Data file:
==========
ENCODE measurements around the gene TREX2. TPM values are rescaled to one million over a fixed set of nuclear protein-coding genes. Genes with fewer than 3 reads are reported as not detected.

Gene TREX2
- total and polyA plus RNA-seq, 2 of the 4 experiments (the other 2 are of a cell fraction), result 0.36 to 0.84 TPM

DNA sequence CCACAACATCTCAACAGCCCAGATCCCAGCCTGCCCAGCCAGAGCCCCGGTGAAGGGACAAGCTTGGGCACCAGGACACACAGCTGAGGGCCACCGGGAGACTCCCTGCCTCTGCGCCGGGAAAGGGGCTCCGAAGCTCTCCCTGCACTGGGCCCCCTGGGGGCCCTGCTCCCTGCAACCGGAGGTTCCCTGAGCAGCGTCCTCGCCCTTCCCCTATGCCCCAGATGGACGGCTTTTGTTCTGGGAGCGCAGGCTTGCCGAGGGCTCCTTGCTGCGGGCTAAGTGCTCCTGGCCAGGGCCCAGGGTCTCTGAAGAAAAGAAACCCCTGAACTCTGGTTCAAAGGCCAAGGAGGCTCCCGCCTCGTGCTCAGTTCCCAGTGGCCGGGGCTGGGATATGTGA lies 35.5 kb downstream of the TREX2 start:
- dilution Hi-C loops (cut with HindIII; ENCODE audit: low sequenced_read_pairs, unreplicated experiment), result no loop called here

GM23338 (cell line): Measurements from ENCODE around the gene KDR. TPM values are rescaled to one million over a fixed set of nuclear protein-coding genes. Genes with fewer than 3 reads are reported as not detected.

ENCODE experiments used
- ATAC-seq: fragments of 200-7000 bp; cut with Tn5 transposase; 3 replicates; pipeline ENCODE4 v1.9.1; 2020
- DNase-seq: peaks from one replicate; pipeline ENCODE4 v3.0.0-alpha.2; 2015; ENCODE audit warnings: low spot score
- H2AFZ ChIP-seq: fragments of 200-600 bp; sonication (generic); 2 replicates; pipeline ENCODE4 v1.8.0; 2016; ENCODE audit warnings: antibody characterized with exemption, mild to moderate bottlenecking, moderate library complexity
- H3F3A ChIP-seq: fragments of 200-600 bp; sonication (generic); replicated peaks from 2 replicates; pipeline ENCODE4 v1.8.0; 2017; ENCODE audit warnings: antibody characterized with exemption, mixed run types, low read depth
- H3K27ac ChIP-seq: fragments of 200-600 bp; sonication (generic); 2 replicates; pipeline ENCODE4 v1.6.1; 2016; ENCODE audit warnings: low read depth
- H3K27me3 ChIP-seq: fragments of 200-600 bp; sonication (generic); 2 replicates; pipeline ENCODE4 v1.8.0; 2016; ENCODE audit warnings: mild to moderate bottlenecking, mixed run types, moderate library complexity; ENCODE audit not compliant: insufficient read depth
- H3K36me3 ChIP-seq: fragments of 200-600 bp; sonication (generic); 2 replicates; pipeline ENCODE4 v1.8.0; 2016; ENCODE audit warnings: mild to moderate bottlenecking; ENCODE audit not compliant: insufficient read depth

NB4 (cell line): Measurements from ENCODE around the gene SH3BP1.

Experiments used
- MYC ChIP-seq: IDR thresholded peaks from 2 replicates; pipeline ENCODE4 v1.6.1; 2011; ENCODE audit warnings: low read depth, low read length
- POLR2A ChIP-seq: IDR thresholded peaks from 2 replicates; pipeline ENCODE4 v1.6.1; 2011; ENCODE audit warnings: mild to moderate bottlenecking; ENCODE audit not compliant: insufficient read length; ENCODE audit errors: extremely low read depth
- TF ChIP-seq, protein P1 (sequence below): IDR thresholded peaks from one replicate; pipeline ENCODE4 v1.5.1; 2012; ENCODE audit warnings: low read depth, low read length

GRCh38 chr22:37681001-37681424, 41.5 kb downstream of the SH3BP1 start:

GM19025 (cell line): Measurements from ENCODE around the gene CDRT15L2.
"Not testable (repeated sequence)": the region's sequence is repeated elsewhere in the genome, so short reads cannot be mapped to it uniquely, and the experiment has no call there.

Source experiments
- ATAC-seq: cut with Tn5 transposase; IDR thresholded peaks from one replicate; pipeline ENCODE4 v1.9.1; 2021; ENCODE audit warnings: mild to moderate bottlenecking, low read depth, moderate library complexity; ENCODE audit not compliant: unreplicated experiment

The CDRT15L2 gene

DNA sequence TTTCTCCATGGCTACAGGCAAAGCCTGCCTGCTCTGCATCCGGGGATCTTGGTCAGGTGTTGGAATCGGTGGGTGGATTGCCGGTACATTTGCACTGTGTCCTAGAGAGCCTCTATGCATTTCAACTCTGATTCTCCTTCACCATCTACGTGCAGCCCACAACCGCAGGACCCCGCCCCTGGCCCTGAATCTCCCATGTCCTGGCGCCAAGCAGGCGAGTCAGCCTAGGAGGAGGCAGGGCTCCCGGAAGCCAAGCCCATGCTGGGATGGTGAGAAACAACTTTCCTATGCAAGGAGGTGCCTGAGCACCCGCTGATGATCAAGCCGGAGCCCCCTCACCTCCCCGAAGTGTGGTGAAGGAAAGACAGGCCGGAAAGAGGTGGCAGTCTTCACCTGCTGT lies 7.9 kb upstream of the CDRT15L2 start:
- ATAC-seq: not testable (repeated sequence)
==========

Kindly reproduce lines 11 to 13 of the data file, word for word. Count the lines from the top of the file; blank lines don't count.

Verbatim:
- H3F3A ChIP-seq: fragments of 200-600 bp; sonication (generic); replicated peaks from 2 replicates; pipeline ENCODE4 v1.8.0; 2017; ENCODE audit warnings: antibody characterized with exemption, mixed run types, low read depth
- H3K27ac ChIP-seq: fragments of 200-600 bp; sonication (generic); 2 replicates; pipeline ENCODE4 v1.6.1; 2016; ENCODE audit warnings: low read depth
- H3K27me3 ChIP-seq: fragments of 200-600 bp; sonication (generic); 2 replicates; pipeline ENCODE4 v1.8.0; 2016; ENCODE audit warnings: mild to moderate bottlenecking, mixed run types, moderate library complexity; ENCODE audit not compliant: insufficient read depth